Health Minister Yuli Edelstein on Sunday condemned Knesset lawmakers for voting to allow all schools to remain open during the third national lockdown, saying the decision would only prolong the closure.
Under the original terms for the lockdown proposed by the government, preschools, grades 1-4 and grades 11-12 were to have a full day of classes as usual, but grades 5-10 were to stay at home and use distance learning instead. However, the Knesset Education Committee convened on Sunday and voted to overturn the regulations, thereby keeping all students in the classroom.
Edelstein said the “wretched decision to allow studies in all grades is something that will certainly prolong the lockdown,” which began at 5 p.m. on Sunday.
Although declared for two weeks with an option to extend, health officials have already warned the lockdown will likely go on for a month. Daily virus cases in Israel have been climbing upward in recent weeks, surpassing 3,000 on most days over the past week.
Schools were shuttered entirely during the previous two lockdowns in April and September, which succeeded in bringing down infection numbers, but morbidity ballooned again as the closures were rolled back. The school system was considered one of the main factors in the resurgence in infections.
Prime Minister Benjamin Netanyahu’s Likud party on Sunday evening accused Blue and White lawmakers of “endangering the lives of Israeli citizens” and seeking to “disrupt the lockdown for political reasons to prolong the closure during the election” by supporting the school openings.
Israel goes to elections on March 23, for the fourth time in two years.
The move to keep all schools open “will bring more deaths and prolong the time when businesses are closed,” a statement from the party said. “Blue and White must stop the political games and join Prime Minister Netanyahu in an effort for a fast and well-enforced lockdown together with a huge vaccination campaign that will make Israel one of the first countries in the world to emerge from the coronavirus and open the economy.”
Blue and White swiftly hit back, saying: “In all countries of the world, the education system also operates in a lockdown,” without providing examples to back up that claim.
“Netanyahu, who has avoided dealing with hotspots and raising fines for narrow political reasons, continues to use the coronavirus for his political needs. We will not accept moral sermons from those who bring hundreds of thousands of families to poverty and have not transferred a budget just to escape the law and harm the justice system,” the party charged, referring to Netanyahu’s refusal to pass a state budget, which caused the government to dissolve last week.
The Education Ministry has been pushing back against the Health Ministry demands to close the education system and the subject was reportedly one of the most hotly debated topics on the agenda as the cabinet met to decide on lockdown measures.
The current lockdown rules bar Israelis from entering another person’s home; restrict movement to one kilometer (six-tenths of a mile) from home, with exceptions, such as for vaccinations; shut down commerce (except for essentials), leisure and entertainment; limit public transportation to 50% capacity; and limit workplaces that do not deal with customers face-to-face to 50% capacity. Fines for violators stand at NIS 500 ($155).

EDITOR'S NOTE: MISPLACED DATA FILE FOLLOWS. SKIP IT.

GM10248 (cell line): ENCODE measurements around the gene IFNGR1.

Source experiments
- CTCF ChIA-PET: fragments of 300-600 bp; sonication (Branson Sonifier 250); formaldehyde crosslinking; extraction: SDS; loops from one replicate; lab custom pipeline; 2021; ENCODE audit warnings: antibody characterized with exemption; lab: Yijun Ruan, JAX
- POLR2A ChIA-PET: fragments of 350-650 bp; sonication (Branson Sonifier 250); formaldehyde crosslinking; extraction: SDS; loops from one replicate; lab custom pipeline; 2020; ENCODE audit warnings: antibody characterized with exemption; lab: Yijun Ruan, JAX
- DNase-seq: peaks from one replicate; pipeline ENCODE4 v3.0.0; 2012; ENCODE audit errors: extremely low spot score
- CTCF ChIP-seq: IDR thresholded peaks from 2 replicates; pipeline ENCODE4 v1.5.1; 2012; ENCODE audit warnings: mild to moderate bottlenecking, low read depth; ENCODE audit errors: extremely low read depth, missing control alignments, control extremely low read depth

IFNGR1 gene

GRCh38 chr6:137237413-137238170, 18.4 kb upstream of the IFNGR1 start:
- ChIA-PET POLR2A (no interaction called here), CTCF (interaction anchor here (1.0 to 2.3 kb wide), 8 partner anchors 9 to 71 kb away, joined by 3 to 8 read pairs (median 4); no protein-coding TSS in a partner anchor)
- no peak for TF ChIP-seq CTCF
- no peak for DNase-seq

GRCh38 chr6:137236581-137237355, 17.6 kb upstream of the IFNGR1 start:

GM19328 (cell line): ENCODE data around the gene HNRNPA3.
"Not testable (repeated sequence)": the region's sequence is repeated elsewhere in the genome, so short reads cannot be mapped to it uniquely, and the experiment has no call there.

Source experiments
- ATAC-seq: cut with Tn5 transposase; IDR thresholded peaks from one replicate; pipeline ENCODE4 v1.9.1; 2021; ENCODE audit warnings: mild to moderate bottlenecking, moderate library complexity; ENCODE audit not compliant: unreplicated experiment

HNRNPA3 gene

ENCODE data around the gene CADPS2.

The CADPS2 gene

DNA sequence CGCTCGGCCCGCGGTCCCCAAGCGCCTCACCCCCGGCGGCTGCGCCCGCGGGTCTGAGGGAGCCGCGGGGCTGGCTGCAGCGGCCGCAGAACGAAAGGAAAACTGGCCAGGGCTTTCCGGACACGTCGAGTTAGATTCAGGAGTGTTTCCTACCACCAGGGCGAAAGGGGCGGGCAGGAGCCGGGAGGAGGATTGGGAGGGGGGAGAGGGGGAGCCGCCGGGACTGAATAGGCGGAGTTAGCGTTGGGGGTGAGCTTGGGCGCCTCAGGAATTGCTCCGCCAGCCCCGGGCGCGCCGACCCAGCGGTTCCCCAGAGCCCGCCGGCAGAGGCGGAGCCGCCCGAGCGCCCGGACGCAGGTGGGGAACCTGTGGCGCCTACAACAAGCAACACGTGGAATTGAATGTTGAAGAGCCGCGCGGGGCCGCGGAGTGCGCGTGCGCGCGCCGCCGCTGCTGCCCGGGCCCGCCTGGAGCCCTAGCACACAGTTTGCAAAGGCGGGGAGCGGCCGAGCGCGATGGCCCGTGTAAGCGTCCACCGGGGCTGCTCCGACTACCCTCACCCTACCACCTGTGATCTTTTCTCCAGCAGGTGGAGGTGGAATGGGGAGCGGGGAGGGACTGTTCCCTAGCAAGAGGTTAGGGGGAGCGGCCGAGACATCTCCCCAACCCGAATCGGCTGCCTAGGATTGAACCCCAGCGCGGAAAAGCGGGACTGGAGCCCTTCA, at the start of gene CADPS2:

A senior health official said on Sunday that the length of the lockdown could depend on how much of the education system remained open.
“I assume that the lockdown will take between three and four weeks, but if the full education system returns to activity, it will take longer,” Sharon Alroy-Preis, the acting head of the ministry’s public health services division, told Army Radio.
A senior Health Ministry official told Channel 13 news that the government regulations on schools would be resubmitted within 24 hours.
During the lockdown, security forces will set up hundreds of checkpoints on highways around the country. Hebrew media reports indicated that the police presence on the roads would be sporadic during the day and bolstered during the nighttime hours.
The rules will be enforced by some 6,000 cops nationwide.
“Lockdowns save lives,” said coronavirus czar Nachman Ash on Sunday, shortly before the lockdown began.
“We are in a race between the rising morbidity and the vaccines,” added Ash. “The vaccine campaign is going exceptionally well. We have managed to vaccinate nearly 300,000 people, and at the same time, the vaccines are streaming into Israel according to plan and we will receive more during the coming weeks.”
Health officials have expressed optimism that the latest closure will be the nation’s last as it steps up its vaccination drive.
Prime Minister Benjamin Netanyahu said Saturday he sought to reach a vaccination rate of around 150,000 people a day within a week, and to have inoculated over 2 million Israelis by the end of January.
The lockdown was to be imposed as Health Ministry data released on Sunday morning showed 2,630 cases of coronavirus diagnosed a day earlier. There were 63,434 tests carried out on Saturday, with 4.1% of them returning a positive result. Testing numbers and new cases often fall off on weekends.
There were 35,560 active cases in Israel, with 604 patients in serious condition including 145 on ventilators. There were 172 patients in moderate condition and the remainder were defined as mild or suffering no symptoms.
There have been 400,099 people diagnosed with the coronavirus in Israel since the start of the pandemic.
The death toll stood at 3,222.